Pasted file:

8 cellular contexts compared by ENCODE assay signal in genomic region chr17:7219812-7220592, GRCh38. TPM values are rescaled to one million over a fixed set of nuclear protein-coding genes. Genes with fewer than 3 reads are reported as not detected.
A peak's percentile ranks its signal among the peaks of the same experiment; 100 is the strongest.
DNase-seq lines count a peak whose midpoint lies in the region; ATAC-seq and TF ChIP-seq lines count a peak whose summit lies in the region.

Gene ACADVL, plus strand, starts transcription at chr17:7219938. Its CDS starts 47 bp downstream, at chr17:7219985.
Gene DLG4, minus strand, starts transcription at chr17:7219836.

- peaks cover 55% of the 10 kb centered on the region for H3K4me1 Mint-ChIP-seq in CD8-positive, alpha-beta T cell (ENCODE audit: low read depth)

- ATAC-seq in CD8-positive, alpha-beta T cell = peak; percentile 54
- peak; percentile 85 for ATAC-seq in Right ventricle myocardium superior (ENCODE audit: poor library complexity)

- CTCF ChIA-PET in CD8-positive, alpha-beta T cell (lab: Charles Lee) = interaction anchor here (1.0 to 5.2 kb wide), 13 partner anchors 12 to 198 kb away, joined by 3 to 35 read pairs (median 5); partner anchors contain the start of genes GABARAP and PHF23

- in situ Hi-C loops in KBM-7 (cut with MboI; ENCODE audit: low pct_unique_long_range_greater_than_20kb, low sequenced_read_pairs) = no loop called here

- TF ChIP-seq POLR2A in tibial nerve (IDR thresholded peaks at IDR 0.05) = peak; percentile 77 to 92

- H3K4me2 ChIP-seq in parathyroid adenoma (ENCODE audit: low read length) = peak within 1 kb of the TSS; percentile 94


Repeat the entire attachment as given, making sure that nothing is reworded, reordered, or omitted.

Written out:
8 cellular contexts compared by ENCODE assay signal in genomic region chr17:7219812-7220592, GRCh38. TPM values are rescaled to one million over a fixed set of nuclear protein-coding genes. Genes with fewer than 3 reads are reported as not detected.
A peak's percentile ranks its signal among the peaks of the same experiment; 100 is the strongest.
DNase-seq lines count a peak whose midpoint lies in the region; ATAC-seq and TF ChIP-seq lines count a peak whose summit lies in the region.

Gene ACADVL, plus strand, starts transcription at chr17:7219938. Its CDS starts 47 bp downstream, at chr17:7219985.
Gene DLG4, minus strand, starts transcription at chr17:7219836.

- peaks cover 55% of the 10 kb centered on the region for H3K4me1 Mint-ChIP-seq in CD8-positive, alpha-beta T cell (ENCODE audit: low read depth)

- ATAC-seq in CD8-positive, alpha-beta T cell = peak; percentile 54
- peak; percentile 85 for ATAC-seq in Right ventricle myocardium superior (ENCODE audit: poor library complexity)

- CTCF ChIA-PET in CD8-positive, alpha-beta T cell (lab: Charles Lee) = interaction anchor here (1.0 to 5.2 kb wide), 13 partner anchors 12 to 198 kb away, joined by 3 to 35 read pairs (median 5); partner anchors contain the start of genes GABARAP and PHF23

- in situ Hi-C loops in KBM-7 (cut with MboI; ENCODE audit: low pct_unique_long_range_greater_than_20kb, low sequenced_read_pairs) = no loop called here

- TF ChIP-seq POLR2A in tibial nerve (IDR thresholded peaks at IDR 0.05) = peak; percentile 77 to 92

- H3K4me2 ChIP-seq in parathyroid adenoma (ENCODE audit: low read length) = peak within 1 kb of the TSS; percentile 94